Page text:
Astronomers at the Massachusetts Institute of Technology have discovered eight new black hole binaries in the Milky Way, known before linking satellite data with the new research tool “Echo Machine”, instead of the two systems that emit X-ray echoes. The black hole glows and echoes.
After comparing the echoes across the systems, the team was able to put together an overall picture of how the black hole formed during the cosmic explosion. They first observed that the black hole was subjected to a solid state, which produced a high-energy “photons” halo, and a jet of relative particles fired at almost the speed of light.
At a certain point, the researchers found that the black hole emits a high-energy flash before it can transition to a “soft” low-energy state. These discoveries could help explain how massive black holes in the center of the Milky Way can spit out particles across vast cosmic scales to form a galaxy. According to a study published in The Astrophysical.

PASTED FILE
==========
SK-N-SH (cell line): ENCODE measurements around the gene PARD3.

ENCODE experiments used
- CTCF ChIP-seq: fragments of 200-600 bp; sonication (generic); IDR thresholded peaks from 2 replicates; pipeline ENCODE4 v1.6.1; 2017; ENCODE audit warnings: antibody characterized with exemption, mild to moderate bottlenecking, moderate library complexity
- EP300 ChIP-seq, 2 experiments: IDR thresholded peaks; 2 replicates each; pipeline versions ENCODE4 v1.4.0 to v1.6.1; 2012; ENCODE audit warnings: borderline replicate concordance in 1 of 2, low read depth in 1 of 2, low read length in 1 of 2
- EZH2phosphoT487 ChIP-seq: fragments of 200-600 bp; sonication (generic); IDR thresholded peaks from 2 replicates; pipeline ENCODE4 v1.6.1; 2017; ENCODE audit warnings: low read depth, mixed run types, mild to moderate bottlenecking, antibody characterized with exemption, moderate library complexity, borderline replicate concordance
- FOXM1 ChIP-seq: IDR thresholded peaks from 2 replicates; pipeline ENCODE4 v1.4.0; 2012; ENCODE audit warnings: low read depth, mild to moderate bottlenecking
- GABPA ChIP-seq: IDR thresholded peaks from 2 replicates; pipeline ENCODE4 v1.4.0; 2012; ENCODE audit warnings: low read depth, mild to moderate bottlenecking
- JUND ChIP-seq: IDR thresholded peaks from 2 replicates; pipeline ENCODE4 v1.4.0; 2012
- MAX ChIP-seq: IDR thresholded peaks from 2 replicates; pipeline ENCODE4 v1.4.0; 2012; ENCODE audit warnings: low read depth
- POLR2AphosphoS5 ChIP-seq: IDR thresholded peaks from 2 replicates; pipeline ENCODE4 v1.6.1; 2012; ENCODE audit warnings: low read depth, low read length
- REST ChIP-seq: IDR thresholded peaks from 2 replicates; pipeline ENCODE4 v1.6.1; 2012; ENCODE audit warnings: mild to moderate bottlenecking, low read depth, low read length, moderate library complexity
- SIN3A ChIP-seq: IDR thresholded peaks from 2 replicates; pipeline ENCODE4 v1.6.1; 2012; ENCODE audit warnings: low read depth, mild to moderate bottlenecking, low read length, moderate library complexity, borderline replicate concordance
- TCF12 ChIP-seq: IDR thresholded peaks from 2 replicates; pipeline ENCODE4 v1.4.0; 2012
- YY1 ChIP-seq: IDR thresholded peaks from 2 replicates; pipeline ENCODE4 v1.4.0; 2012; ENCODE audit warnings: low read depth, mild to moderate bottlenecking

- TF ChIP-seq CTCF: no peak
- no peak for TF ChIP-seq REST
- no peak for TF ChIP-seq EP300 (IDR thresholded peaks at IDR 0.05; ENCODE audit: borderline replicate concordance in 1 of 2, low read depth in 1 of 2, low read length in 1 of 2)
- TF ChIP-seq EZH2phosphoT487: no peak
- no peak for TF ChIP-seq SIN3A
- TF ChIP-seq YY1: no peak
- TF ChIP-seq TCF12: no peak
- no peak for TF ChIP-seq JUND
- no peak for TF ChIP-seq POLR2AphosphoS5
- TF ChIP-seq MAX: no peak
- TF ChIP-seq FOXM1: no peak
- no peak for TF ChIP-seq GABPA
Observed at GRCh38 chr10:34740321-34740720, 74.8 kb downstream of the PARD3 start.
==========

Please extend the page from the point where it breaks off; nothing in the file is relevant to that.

“The role of black holes in the evolution of galaxies is a key question in modern astronomical physics,” said Irene Cara, an associate professor of physics at MIT. “Interestingly, black hole binaries appear to be very large, so by understanding the eruptions that occur in these small systems nearby, we can understand how similar eruptions in supermassive black holes affect the galaxies in which they live.”
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